Top tips to improve your sleep

Getting a good night sleep is essential for our health and wellbeing. We encourage our patients to aim for 7-9 hours of quality sleep and recognise that for some this can be challenging!

These are some of our helpful tips to allow for an easy transition to sleep:

1. Establish a consistent sleep routine. Aim to get up and go to bed at the same time each day, even on the weekends when possible. Don’t go to bed too early or late. Aim to be asleep between 9.30pm to 10.30pm depending on your waking time.

2. Avoid napping during the day to ensure you are tired enough to sleep through the night. We may recommend a nap if you have adrenal fatigue so please clarify with us if you are unsure.

3. Ensure you have plenty of time outdoors in natural light to encourage a natural circadian rhythm. This will help regulate cortisol and melatonin. In the mornings, open the curtains to allow natural light to enter the room. If you can, go for a short walk at sunrise and sun set.

4. Make your home and bedroom as dark as possible. Use low lit lights or candles after the sun goes down to encourage sleep.

5. Avoid looking at any screens at least two hours before bed. If you have to use a screen download Flux on your computer or purchase these reading glasses to reduce the blue light from your screen and minimise the disturbance to your sleep/wake cycle.

6. Make your bedroom as comfortable as possible. Monitor the temperature, keep it tidy and as quiet as possible. Keep your bedroom for sleeping only and avoid watching TV or using Facebook in bed.

7. Wear comfortable sleepwear – loose fitting, breathable and non-irritating.

8. Include at least 30 minutes of exercise during the day such as walking, swimming, yoga, or pilates. Avoid vigorous exercise close to sleep time.

9. Avoid eating two hours prior to bed and avoid too many fluids except for a relaxing tea, for example Chamomile.

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10. Foods rich in tryptophan can help with melatonin production (your bodies sleep hormone). Try having some of these foods with dinner; brown rice, turkey, chicken, red meat, fish, eggs, pumpkin seeds and oats.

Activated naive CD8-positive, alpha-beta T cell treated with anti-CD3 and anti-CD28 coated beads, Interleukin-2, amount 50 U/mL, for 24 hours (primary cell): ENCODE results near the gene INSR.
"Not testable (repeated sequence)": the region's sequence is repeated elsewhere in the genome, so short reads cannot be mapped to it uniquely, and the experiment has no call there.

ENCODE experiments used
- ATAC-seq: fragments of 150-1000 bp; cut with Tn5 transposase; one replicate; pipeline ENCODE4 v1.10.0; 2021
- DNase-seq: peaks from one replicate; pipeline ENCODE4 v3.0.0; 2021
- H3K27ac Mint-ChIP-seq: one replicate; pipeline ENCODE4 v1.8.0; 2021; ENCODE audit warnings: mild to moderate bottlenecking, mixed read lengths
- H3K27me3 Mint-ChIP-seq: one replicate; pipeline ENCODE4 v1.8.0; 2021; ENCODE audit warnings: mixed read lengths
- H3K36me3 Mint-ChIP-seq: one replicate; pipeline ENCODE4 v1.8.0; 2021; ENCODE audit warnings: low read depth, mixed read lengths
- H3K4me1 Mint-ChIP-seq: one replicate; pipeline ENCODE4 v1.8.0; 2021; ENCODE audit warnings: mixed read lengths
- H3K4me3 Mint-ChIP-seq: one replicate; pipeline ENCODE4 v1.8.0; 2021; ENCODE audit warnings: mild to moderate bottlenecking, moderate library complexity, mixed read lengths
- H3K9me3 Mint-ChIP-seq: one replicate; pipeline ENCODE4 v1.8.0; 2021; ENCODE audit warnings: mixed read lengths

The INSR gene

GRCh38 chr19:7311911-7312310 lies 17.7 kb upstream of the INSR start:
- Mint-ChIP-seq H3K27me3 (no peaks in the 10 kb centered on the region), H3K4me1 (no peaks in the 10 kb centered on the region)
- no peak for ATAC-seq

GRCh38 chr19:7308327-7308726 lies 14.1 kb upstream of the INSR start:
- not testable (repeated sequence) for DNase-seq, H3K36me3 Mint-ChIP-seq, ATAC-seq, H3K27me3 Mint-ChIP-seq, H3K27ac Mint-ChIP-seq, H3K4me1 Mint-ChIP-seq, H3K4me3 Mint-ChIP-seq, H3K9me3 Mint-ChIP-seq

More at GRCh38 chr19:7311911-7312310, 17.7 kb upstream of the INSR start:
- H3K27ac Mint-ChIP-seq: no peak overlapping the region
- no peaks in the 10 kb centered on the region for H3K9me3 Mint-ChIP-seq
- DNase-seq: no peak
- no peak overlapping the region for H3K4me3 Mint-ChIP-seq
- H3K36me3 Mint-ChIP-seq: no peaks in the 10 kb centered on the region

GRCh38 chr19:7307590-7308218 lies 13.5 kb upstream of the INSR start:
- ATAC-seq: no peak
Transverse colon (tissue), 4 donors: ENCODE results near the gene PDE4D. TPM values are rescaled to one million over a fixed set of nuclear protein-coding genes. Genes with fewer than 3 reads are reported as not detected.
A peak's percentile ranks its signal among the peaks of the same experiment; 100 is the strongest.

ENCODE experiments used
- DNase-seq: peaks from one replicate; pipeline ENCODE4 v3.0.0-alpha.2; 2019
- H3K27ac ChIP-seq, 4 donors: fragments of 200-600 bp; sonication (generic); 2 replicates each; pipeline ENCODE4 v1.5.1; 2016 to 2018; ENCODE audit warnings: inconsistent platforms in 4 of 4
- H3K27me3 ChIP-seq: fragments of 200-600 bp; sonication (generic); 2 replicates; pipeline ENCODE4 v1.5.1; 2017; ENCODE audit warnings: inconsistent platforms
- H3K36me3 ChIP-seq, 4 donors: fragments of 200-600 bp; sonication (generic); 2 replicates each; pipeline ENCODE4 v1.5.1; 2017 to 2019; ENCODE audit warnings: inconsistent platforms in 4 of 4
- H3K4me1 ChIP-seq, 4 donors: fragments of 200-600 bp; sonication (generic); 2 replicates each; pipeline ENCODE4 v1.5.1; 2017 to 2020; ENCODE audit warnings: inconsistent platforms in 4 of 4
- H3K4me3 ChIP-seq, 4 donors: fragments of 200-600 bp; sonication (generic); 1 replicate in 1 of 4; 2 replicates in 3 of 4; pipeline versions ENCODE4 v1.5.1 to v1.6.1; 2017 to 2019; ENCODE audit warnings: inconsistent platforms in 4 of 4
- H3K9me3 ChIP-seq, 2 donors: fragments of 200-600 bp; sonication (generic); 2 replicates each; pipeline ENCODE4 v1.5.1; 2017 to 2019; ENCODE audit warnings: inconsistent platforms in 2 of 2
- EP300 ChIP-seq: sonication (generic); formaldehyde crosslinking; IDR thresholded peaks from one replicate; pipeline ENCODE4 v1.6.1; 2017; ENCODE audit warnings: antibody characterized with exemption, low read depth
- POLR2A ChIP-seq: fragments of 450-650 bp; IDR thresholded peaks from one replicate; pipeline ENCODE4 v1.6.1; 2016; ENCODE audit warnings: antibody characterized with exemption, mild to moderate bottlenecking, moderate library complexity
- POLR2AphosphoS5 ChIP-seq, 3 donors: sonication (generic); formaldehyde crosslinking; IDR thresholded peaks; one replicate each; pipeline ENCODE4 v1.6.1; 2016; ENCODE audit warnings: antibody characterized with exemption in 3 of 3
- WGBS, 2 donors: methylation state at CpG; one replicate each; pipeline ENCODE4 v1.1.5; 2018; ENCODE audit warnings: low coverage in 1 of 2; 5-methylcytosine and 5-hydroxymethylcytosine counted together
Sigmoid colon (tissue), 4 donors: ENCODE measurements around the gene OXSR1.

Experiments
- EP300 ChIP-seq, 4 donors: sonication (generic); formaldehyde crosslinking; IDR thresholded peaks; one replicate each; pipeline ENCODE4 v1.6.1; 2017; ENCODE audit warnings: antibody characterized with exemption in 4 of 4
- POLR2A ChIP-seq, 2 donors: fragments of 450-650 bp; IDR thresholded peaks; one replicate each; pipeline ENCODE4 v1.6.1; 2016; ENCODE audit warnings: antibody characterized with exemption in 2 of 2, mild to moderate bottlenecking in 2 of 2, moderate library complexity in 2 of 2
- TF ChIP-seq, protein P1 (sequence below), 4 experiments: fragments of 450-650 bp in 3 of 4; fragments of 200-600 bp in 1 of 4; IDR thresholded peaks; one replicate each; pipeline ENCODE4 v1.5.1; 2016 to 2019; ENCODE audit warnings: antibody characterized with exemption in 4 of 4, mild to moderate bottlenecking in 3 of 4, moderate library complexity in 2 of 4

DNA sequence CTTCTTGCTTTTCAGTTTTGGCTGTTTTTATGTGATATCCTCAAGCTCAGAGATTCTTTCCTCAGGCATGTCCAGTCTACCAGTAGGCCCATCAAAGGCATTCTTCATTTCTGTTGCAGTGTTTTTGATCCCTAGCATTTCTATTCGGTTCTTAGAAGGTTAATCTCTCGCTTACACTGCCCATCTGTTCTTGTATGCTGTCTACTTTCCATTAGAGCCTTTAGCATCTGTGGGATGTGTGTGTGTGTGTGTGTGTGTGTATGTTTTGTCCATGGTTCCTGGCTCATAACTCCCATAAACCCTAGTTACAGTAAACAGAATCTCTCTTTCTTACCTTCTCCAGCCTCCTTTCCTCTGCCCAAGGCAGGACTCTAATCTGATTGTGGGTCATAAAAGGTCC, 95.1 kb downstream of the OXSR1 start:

11. Reduce or eliminate caffeine (coffee, tea, chocolate, soft drinks, energy drinks) and alcohol especially after lunch. Avoid using alcohol to help you sleep. As alcohol is broken down in your body, it causes you to sleep less deeply and to wake more frequently.

12. Don’t smoke within an hour or two of going to bed as it stimulates your nervous system.

13. Be ready for bed early. For example, after dinner have a shower, get changed for bed and brush your teeth, so when you feel tired or it is time for bed you don’t have anything left to do that might disturb you.

14. Avoid napping on the couch watching TV even if you are exhausted. Stopping this can be instrumental in giving you a better night sleep.

15. Establish a relaxation routine to prepare you for sleep. Start this at least 30 minutes before bed. Do something relaxing such as reading, have a bath, meditate or do some deep breathing to help you wind down and prepare for sleep.

16. Reduce stress. Write down your “to do” list so you don’t have to think about it at night. Incorporate relaxation techniques as above. Seek support. You can talk to us further about strategies and treatment options.

17. If sleep is still difficult, talk to us about some natural therapies that can help.

Om Namo Narayani,

Dr. Fiona

How any superwoman can create life balance

After my last blog post about me getting real with myself, I thought I’d dig a little deeper and share my personal top tips to help any superwoman create life balance. (And yes, this is definitely applicable to all you awesome supermen)

1. Get real with your expectations of self.

What pressures are you putting on yourself? Are they really necessary? Or can you cut yourself some slack.

After all, you’re only human.

I highly recommend doing a brain dump of all your expectations of self and try to fit it into a weekly calendar. If you find yourself coming up against the limitations of time, then get real with yourself.  It’s best to make a conscious decision of what needs to give, rather than letting something important slide or ending up burnt out.

Be careful that you don’t fall in the trap of giving up the essential (and I mean critically important) time for self, exercise or time with friends. Yes, work at times can be a priority but a life of all work and no play is a life of struggle.  I believe that when we get our life balance right, spending time having fun with your loved ones can make your time doing work so much more productive and engaging.

2. Set a benchmark for your achievements each day.

Rather than having huge to-do lists, and becoming overwhelmed with it (which usually results in procrastination or lack of balance as you throw every single minute into ticking it all off), set a benchmark of what you need to do each day to feel successful, happy or productive.